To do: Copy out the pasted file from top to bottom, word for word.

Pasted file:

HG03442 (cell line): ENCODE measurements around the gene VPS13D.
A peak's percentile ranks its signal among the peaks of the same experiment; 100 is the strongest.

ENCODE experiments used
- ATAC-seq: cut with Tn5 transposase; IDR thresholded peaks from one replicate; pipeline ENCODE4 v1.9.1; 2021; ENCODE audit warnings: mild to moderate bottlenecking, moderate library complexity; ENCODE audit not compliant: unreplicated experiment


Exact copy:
HG03442 (cell line): ENCODE measurements around the gene VPS13D.
A peak's percentile ranks its signal among the peaks of the same experiment; 100 is the strongest.

ENCODE experiments used
- ATAC-seq: cut with Tn5 transposase; IDR thresholded peaks from one replicate; pipeline ENCODE4 v1.9.1; 2021; ENCODE audit warnings: mild to moderate bottlenecking, moderate library complexity; ENCODE audit not compliant: unreplicated experiment